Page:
Once you’ve established the maximum capacity for the new reactor, the next step is maximizing your agitation. (The nice thing about disasters like this one is that corporations will open up their pocket book for a change!) This generally involves lowering the impellers if you’re operating at a low level. You may want to change impeller type to increase flow and, thereby, heat transfer. Fortunately, agitation companies have excellent models; like many old-timers, I’ve developed models of my own.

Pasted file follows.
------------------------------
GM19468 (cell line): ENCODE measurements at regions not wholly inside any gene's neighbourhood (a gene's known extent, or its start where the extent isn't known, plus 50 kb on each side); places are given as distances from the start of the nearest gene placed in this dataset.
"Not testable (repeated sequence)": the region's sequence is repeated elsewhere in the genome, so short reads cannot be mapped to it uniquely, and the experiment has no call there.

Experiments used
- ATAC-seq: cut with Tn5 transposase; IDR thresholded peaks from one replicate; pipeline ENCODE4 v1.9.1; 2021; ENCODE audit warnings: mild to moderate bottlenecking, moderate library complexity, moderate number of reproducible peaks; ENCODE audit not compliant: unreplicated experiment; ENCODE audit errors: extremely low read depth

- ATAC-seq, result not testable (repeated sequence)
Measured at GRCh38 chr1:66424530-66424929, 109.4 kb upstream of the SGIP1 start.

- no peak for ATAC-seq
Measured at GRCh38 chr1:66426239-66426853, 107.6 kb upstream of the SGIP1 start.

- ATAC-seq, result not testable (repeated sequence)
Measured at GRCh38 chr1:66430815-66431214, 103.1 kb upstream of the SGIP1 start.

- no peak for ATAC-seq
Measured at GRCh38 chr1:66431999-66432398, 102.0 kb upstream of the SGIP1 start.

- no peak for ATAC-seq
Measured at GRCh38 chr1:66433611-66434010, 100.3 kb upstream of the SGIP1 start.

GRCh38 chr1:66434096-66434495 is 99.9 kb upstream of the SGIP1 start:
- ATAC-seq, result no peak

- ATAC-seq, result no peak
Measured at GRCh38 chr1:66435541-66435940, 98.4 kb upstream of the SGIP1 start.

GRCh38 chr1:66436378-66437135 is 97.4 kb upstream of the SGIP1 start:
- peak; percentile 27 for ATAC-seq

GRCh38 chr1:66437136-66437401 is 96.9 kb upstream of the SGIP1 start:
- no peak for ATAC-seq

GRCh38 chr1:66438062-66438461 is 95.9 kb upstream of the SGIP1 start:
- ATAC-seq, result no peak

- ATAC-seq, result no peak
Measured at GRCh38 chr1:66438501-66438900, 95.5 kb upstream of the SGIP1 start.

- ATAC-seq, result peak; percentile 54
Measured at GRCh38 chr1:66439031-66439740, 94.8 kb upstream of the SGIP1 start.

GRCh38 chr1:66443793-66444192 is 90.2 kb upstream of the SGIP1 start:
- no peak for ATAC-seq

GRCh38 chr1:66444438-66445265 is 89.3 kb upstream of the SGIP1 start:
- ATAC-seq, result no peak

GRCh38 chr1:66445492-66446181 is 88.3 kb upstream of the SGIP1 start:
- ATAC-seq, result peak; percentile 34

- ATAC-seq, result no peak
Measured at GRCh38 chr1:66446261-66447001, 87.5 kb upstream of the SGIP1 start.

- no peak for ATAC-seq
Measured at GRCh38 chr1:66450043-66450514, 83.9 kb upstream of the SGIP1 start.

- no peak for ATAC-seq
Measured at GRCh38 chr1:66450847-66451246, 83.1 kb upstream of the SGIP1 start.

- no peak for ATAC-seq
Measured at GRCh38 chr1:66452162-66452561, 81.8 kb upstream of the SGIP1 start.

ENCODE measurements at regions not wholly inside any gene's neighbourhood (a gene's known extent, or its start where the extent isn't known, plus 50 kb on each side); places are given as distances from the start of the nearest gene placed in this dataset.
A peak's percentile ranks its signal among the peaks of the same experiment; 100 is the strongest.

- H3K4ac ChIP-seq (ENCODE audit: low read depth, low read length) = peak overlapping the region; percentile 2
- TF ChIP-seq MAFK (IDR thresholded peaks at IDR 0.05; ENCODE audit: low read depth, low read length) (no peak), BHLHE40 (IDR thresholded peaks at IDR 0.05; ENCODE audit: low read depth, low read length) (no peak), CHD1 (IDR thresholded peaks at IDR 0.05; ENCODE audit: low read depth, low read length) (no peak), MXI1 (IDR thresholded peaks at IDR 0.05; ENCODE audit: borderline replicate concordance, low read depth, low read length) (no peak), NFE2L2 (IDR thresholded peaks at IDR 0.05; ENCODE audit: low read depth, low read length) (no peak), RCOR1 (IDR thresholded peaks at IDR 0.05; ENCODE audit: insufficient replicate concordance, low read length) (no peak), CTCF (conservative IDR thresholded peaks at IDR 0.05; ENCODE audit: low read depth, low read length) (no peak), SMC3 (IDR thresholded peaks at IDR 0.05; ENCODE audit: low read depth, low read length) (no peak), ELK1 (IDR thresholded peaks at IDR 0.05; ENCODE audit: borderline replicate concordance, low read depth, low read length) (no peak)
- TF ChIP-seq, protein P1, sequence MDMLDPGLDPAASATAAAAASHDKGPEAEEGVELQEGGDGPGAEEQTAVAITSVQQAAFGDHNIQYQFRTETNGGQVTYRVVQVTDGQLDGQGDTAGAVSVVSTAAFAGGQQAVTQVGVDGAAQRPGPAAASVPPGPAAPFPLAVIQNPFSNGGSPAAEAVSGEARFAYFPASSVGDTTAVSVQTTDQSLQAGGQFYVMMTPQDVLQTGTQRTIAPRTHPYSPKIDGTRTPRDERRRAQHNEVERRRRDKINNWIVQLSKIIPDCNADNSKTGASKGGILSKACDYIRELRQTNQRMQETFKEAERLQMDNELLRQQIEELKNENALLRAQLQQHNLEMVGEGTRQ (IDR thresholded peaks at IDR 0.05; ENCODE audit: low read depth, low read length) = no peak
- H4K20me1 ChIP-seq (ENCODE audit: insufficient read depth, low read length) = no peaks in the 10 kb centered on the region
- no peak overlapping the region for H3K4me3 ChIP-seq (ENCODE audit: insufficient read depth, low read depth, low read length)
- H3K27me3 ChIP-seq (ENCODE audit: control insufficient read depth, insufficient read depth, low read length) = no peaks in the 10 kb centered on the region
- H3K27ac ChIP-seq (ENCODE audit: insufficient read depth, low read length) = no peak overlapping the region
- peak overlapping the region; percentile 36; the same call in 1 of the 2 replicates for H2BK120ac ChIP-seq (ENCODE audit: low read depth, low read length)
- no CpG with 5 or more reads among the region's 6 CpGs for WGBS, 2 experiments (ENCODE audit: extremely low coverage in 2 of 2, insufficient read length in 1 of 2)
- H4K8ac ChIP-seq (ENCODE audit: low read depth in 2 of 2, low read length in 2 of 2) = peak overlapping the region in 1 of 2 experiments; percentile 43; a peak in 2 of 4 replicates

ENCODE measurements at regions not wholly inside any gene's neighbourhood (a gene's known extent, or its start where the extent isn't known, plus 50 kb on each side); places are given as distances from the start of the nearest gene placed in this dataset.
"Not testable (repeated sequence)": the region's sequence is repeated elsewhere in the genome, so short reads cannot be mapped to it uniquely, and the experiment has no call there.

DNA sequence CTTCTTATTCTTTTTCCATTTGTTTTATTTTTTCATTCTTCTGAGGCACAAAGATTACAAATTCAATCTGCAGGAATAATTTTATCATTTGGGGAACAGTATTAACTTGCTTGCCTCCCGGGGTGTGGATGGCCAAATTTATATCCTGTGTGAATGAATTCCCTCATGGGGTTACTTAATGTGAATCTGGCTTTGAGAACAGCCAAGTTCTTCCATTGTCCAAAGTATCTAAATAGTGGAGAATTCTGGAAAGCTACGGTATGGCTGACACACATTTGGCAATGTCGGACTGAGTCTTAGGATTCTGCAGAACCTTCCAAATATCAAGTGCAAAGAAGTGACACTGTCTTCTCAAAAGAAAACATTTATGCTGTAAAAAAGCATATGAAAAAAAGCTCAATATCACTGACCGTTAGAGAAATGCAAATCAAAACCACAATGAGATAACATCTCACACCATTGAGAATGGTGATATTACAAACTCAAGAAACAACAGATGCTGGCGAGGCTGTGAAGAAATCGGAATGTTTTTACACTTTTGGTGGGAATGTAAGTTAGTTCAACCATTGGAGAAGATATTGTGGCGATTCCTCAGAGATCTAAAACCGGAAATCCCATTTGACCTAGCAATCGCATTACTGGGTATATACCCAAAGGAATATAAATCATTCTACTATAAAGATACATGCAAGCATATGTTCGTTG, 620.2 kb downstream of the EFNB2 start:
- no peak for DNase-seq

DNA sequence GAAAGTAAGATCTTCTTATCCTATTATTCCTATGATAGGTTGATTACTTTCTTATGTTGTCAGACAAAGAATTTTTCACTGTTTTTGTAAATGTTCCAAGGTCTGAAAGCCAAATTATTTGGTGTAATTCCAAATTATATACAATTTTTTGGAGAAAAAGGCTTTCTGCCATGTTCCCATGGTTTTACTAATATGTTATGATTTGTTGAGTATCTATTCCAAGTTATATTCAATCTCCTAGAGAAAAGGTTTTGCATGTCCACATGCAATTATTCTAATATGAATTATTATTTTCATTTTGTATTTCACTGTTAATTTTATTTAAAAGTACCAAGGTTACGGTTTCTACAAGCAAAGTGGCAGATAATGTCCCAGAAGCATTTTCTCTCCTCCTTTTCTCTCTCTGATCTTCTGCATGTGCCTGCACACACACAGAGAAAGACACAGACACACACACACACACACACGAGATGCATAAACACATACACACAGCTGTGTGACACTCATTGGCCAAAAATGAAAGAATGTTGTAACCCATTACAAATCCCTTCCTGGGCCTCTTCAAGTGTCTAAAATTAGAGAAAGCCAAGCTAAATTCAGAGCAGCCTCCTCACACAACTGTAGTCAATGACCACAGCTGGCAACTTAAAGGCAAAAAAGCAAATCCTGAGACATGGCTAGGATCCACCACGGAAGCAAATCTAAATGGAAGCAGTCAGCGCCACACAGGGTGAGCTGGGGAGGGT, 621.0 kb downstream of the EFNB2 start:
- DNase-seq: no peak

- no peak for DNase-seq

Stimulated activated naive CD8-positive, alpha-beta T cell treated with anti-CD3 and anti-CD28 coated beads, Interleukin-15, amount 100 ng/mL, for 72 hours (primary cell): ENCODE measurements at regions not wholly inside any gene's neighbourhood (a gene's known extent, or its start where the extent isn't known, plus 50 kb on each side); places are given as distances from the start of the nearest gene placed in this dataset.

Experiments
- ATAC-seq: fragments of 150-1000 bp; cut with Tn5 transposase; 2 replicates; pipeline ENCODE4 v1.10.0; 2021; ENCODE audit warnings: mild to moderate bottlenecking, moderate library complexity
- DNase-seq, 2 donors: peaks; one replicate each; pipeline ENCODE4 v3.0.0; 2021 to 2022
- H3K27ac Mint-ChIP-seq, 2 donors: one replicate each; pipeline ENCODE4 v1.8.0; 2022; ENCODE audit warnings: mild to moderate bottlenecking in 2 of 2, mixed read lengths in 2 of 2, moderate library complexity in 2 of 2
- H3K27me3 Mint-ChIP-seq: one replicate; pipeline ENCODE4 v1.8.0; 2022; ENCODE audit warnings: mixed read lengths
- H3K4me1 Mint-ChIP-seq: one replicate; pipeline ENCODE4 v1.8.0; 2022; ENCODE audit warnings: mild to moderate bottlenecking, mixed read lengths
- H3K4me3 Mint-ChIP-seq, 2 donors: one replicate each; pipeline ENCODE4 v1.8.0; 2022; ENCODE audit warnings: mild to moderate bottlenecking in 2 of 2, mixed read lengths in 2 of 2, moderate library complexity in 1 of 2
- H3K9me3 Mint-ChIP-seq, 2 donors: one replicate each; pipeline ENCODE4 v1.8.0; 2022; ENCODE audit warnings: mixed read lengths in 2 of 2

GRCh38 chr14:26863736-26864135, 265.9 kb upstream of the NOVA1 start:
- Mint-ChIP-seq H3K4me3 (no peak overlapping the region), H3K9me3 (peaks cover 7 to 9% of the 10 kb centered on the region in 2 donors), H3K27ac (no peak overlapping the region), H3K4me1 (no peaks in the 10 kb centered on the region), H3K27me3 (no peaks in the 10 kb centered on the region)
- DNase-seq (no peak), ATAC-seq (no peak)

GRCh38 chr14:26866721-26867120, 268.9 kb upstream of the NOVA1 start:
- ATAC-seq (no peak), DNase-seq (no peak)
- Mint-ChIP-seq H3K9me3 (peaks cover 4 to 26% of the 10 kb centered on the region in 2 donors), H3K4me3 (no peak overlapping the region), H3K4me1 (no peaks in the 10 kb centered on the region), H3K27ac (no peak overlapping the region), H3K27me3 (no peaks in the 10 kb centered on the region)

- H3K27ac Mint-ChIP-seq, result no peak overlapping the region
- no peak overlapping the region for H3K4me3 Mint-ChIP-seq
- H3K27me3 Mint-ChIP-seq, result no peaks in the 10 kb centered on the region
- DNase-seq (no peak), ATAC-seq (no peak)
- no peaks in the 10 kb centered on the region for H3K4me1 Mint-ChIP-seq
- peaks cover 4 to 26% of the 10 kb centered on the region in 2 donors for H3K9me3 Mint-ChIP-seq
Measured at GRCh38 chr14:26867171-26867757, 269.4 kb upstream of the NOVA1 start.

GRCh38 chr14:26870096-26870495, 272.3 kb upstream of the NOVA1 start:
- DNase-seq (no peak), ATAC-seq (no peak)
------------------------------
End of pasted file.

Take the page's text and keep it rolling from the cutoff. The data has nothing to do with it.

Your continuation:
It sounds to me like the design engineer stays in the office and relies too much on models instead of proofing the design in a laboratory. The beefing-up of the agitator in the original reactor means the agitator modeling didn’t go as planned initially.

The elimination of the pre-batch tank especially concerns me. Take this to the bench scale to see how its removal affects the reaction.

Spiral heat exchangers aren’t as adaptable as plate-and-frame ones, so you may be limited in what you can do with the cooling balance. Because cooling systems usually are shared, look into diverting some of the load elsewhere in the system when the reactor requires cooling.